Aims: To determine the association between coronary vessel wall morphology and haemodynamic consequences to the myocardium using a combined cardiovascular magnetic resonance (CMR) imaging protocol. Non-invasive CMR profiling of coronary atherosclerotic wall changes and related myocardial blood flow impairment has not been established yet.
Methods and results: Sixty-three patients (45 men, 61.5 ± 10.7 years) with suspected or known coronary artery disease underwent 3.0 Tesla CMR imaging. The combined CMR protocol consisted of the following imaging modules at rest: 3D vessel wall imaging and flow measurement of the proximal right coronary artery (RCA), myocardial T2*, and first-pass perfusion imaging. During adenosine stress coronary flow, T2* and first-pass perfusion imaging were repeated. Coronary X-ray angiography classified patient groups: (i) all-smooth (n = 19); (ii) luminal irregular (diameter reduction < 30%; n = 35); and (iii) stenosed RCA (diameter reduction ≥ 50%; n = 9). The ratio of CMR-derived vessel wall area-to-lumen area significantly increased stepwise for the comparison of all-smooth vs. luminal irregular vs. stenosed RCA (1.9 ± 0.6 vs. 2.6 ± 0.6 vs. 3.6 ± 0.9, P < 0.01). Epicardial coronary flow reserve exhibited a stepwise significant decrease (3.4 ± 0.5 vs. 2.9 ± 0.7 vs. 1.7 ± 0.3, P < 0.01). On the myocardial level, stress-induced percentage gain of T2* values (ΔT2*) was significantly decreased between groups (29.2 ± 10.6 vs. 9.0 ± 9.8 vs. 2.2 ± 11.8%, P < 0.01) while perfusion reserve index decreased in the presence of stenosed RCA only (2.2 ± 0.6 vs. 2.0 ± 0.4 vs. 1.3 ± 0.3, P = ns and P < 0.01, respectively).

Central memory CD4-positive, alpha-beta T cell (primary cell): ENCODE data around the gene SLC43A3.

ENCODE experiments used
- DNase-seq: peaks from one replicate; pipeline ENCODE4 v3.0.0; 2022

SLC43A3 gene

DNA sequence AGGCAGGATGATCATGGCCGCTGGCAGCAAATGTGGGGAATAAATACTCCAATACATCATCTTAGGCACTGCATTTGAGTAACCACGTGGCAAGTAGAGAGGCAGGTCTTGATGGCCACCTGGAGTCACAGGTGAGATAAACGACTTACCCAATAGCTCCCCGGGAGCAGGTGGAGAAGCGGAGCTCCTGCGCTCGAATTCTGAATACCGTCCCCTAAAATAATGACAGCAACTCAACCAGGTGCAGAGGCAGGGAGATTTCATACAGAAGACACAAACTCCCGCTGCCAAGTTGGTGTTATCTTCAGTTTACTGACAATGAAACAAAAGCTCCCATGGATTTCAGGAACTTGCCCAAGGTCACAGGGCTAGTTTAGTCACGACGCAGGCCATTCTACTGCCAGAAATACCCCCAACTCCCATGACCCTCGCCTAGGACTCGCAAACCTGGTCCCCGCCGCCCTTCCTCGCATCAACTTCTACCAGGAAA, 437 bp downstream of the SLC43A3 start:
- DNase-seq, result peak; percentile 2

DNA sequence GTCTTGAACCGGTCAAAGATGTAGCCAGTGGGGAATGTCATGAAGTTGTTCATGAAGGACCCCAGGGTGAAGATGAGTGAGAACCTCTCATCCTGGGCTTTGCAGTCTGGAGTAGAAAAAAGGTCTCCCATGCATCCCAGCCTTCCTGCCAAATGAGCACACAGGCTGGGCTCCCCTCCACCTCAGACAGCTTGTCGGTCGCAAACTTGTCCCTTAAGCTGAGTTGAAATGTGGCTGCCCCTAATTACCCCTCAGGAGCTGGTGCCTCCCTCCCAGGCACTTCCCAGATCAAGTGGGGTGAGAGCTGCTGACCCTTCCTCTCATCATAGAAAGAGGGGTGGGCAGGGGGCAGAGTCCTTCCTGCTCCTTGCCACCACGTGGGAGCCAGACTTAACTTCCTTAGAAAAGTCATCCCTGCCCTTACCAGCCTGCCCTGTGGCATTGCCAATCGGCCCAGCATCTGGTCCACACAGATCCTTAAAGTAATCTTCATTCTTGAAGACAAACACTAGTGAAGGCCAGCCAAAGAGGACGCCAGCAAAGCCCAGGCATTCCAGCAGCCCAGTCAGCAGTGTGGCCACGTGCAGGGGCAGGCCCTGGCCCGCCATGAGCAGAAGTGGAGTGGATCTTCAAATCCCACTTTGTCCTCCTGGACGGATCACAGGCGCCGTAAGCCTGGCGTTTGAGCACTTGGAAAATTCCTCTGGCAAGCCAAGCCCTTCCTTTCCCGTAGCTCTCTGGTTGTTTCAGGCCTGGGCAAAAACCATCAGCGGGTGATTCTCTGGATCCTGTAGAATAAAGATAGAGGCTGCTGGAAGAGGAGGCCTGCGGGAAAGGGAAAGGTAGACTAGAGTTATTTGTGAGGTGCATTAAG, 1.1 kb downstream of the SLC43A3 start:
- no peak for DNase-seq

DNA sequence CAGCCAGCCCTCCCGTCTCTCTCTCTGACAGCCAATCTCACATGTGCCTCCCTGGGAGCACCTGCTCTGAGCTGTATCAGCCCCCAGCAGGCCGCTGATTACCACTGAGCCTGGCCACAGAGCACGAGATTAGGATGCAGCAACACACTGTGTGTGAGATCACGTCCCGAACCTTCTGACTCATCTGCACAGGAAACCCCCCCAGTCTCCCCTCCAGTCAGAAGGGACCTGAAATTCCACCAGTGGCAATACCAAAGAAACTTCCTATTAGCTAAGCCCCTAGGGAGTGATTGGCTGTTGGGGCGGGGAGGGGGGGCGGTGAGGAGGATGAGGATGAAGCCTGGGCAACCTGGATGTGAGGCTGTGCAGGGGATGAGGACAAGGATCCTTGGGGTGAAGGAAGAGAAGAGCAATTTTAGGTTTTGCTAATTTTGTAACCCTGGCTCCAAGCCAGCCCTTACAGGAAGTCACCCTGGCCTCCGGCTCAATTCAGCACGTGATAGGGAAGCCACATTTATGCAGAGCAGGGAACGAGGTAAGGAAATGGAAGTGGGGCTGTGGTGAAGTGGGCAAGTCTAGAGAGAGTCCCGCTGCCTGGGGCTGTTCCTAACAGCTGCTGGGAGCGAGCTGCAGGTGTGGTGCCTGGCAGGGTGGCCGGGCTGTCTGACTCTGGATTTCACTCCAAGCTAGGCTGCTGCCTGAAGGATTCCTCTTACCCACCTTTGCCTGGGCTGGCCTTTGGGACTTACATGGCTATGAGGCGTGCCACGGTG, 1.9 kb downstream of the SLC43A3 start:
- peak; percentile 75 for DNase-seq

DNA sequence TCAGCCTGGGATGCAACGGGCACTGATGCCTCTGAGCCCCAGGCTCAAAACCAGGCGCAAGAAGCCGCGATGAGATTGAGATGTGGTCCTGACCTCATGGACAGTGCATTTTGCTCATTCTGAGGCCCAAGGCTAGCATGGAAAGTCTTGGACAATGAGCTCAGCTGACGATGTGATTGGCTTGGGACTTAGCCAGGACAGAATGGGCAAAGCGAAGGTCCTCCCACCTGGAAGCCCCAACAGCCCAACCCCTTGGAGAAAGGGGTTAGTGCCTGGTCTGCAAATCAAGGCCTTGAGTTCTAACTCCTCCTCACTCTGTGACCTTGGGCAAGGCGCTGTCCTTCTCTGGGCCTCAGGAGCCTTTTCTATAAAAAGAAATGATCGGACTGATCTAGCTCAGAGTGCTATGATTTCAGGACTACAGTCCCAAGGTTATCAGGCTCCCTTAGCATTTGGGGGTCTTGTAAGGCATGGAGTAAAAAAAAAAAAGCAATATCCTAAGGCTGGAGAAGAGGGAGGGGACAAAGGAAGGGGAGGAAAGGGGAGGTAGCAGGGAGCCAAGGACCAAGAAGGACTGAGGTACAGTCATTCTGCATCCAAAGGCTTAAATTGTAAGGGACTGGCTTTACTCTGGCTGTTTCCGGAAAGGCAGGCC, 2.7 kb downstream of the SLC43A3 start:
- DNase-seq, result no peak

Conclusion: The proposed comprehensive CMR imaging protocol provided a non-invasive approach for direct assessment of coronary vessel wall remodelling and resultant pathophysiological consequences on the level of epicardial coronary and myocardial blood flow in patients.
Keywords: Coronary atherosclerosis; Coronary flow reserve; Magnetic resonance imaging; Myocardial blood flow; Myocardial oxygenation; Vessel wall imaging.
Published on behalf of the European Society of Cardiology. All rights reserved. © The Author 2014. For permissions please email: firstname.lastname@example.org.